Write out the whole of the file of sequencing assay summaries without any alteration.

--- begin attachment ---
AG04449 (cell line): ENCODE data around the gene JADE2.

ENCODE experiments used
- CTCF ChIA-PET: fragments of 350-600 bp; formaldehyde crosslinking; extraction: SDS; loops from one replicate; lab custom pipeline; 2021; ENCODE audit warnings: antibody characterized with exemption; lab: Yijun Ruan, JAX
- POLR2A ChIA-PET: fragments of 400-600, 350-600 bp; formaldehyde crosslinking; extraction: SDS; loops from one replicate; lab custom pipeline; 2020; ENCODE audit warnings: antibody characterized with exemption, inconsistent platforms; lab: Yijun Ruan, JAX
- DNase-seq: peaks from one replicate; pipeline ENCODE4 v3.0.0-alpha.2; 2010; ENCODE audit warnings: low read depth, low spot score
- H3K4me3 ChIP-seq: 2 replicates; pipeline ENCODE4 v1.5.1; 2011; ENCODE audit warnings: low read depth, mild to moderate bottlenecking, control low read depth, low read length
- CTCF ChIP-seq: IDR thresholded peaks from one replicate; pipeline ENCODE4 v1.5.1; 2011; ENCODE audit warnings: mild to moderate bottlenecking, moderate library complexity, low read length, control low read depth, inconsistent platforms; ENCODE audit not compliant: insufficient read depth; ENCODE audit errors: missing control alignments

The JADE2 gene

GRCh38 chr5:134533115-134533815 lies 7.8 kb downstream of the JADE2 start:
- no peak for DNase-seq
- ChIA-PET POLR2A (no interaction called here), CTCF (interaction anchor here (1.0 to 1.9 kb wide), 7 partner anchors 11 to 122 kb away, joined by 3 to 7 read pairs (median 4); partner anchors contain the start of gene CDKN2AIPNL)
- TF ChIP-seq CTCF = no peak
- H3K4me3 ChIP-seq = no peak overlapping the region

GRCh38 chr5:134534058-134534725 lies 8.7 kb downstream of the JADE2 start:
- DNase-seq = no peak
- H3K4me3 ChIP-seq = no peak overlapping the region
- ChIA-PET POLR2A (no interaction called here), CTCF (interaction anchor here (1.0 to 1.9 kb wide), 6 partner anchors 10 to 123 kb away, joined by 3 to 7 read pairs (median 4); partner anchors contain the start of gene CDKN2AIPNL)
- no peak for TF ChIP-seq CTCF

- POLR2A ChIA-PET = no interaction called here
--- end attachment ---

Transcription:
AG04449 (cell line): ENCODE data around the gene JADE2.

ENCODE experiments used
- CTCF ChIA-PET: fragments of 350-600 bp; formaldehyde crosslinking; extraction: SDS; loops from one replicate; lab custom pipeline; 2021; ENCODE audit warnings: antibody characterized with exemption; lab: Yijun Ruan, JAX
- POLR2A ChIA-PET: fragments of 400-600, 350-600 bp; formaldehyde crosslinking; extraction: SDS; loops from one replicate; lab custom pipeline; 2020; ENCODE audit warnings: antibody characterized with exemption, inconsistent platforms; lab: Yijun Ruan, JAX
- DNase-seq: peaks from one replicate; pipeline ENCODE4 v3.0.0-alpha.2; 2010; ENCODE audit warnings: low read depth, low spot score
- H3K4me3 ChIP-seq: 2 replicates; pipeline ENCODE4 v1.5.1; 2011; ENCODE audit warnings: low read depth, mild to moderate bottlenecking, control low read depth, low read length
- CTCF ChIP-seq: IDR thresholded peaks from one replicate; pipeline ENCODE4 v1.5.1; 2011; ENCODE audit warnings: mild to moderate bottlenecking, moderate library complexity, low read length, control low read depth, inconsistent platforms; ENCODE audit not compliant: insufficient read depth; ENCODE audit errors: missing control alignments

The JADE2 gene

GRCh38 chr5:134533115-134533815 lies 7.8 kb downstream of the JADE2 start:
- no peak for DNase-seq
- ChIA-PET POLR2A (no interaction called here), CTCF (interaction anchor here (1.0 to 1.9 kb wide), 7 partner anchors 11 to 122 kb away, joined by 3 to 7 read pairs (median 4); partner anchors contain the start of gene CDKN2AIPNL)
- TF ChIP-seq CTCF = no peak
- H3K4me3 ChIP-seq = no peak overlapping the region

GRCh38 chr5:134534058-134534725 lies 8.7 kb downstream of the JADE2 start:
- DNase-seq = no peak
- H3K4me3 ChIP-seq = no peak overlapping the region
- ChIA-PET POLR2A (no interaction called here), CTCF (interaction anchor here (1.0 to 1.9 kb wide), 6 partner anchors 10 to 123 kb away, joined by 3 to 7 read pairs (median 4); partner anchors contain the start of gene CDKN2AIPNL)
- no peak for TF ChIP-seq CTCF

- POLR2A ChIA-PET = no interaction called here